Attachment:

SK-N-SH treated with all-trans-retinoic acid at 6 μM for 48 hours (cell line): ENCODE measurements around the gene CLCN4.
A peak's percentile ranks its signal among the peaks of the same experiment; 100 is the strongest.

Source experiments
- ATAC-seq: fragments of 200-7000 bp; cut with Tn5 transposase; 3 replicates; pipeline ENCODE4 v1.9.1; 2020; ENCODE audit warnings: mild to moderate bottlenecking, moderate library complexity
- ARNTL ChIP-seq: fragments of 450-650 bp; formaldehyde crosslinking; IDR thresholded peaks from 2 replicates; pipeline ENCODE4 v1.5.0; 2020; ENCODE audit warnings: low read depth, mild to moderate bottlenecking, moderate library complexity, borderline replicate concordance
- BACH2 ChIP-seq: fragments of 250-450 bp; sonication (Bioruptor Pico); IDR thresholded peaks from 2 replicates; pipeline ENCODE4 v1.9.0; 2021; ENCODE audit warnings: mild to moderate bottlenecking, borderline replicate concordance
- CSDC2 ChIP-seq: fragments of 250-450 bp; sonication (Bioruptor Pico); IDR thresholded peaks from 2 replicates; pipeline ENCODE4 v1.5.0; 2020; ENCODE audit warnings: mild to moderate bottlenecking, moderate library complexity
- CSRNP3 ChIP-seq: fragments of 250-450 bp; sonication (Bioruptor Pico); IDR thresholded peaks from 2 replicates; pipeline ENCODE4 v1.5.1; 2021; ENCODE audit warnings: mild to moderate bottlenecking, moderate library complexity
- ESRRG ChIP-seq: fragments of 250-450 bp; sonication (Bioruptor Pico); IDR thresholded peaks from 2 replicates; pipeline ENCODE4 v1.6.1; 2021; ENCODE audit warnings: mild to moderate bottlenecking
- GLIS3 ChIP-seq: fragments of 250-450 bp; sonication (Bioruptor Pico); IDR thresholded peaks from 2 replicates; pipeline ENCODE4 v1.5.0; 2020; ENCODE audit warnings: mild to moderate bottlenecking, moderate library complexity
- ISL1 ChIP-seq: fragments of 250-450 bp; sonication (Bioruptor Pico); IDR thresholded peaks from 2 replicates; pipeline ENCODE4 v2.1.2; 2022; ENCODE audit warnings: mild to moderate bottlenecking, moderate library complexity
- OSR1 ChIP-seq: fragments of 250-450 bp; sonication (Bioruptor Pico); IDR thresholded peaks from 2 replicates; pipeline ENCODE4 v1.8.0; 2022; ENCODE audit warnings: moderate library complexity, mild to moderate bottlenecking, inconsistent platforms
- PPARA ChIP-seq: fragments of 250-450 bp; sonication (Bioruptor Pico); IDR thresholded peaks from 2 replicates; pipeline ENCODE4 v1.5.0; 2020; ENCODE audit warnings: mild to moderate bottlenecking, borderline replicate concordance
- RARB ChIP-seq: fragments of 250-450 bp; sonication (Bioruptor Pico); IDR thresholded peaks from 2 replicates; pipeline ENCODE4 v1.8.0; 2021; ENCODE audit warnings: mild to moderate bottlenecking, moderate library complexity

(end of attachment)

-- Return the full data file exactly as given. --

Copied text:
SK-N-SH treated with all-trans-retinoic acid at 6 μM for 48 hours (cell line): ENCODE measurements around the gene CLCN4.
A peak's percentile ranks its signal among the peaks of the same experiment; 100 is the strongest.

Source experiments
- ATAC-seq: fragments of 200-7000 bp; cut with Tn5 transposase; 3 replicates; pipeline ENCODE4 v1.9.1; 2020; ENCODE audit warnings: mild to moderate bottlenecking, moderate library complexity
- ARNTL ChIP-seq: fragments of 450-650 bp; formaldehyde crosslinking; IDR thresholded peaks from 2 replicates; pipeline ENCODE4 v1.5.0; 2020; ENCODE audit warnings: low read depth, mild to moderate bottlenecking, moderate library complexity, borderline replicate concordance
- BACH2 ChIP-seq: fragments of 250-450 bp; sonication (Bioruptor Pico); IDR thresholded peaks from 2 replicates; pipeline ENCODE4 v1.9.0; 2021; ENCODE audit warnings: mild to moderate bottlenecking, borderline replicate concordance
- CSDC2 ChIP-seq: fragments of 250-450 bp; sonication (Bioruptor Pico); IDR thresholded peaks from 2 replicates; pipeline ENCODE4 v1.5.0; 2020; ENCODE audit warnings: mild to moderate bottlenecking, moderate library complexity
- CSRNP3 ChIP-seq: fragments of 250-450 bp; sonication (Bioruptor Pico); IDR thresholded peaks from 2 replicates; pipeline ENCODE4 v1.5.1; 2021; ENCODE audit warnings: mild to moderate bottlenecking, moderate library complexity
- ESRRG ChIP-seq: fragments of 250-450 bp; sonication (Bioruptor Pico); IDR thresholded peaks from 2 replicates; pipeline ENCODE4 v1.6.1; 2021; ENCODE audit warnings: mild to moderate bottlenecking
- GLIS3 ChIP-seq: fragments of 250-450 bp; sonication (Bioruptor Pico); IDR thresholded peaks from 2 replicates; pipeline ENCODE4 v1.5.0; 2020; ENCODE audit warnings: mild to moderate bottlenecking, moderate library complexity
- ISL1 ChIP-seq: fragments of 250-450 bp; sonication (Bioruptor Pico); IDR thresholded peaks from 2 replicates; pipeline ENCODE4 v2.1.2; 2022; ENCODE audit warnings: mild to moderate bottlenecking, moderate library complexity
- OSR1 ChIP-seq: fragments of 250-450 bp; sonication (Bioruptor Pico); IDR thresholded peaks from 2 replicates; pipeline ENCODE4 v1.8.0; 2022; ENCODE audit warnings: moderate library complexity, mild to moderate bottlenecking, inconsistent platforms
- PPARA ChIP-seq: fragments of 250-450 bp; sonication (Bioruptor Pico); IDR thresholded peaks from 2 replicates; pipeline ENCODE4 v1.5.0; 2020; ENCODE audit warnings: mild to moderate bottlenecking, borderline replicate concordance
- RARB ChIP-seq: fragments of 250-450 bp; sonication (Bioruptor Pico); IDR thresholded peaks from 2 replicates; pipeline ENCODE4 v1.8.0; 2021; ENCODE audit warnings: mild to moderate bottlenecking, moderate library complexity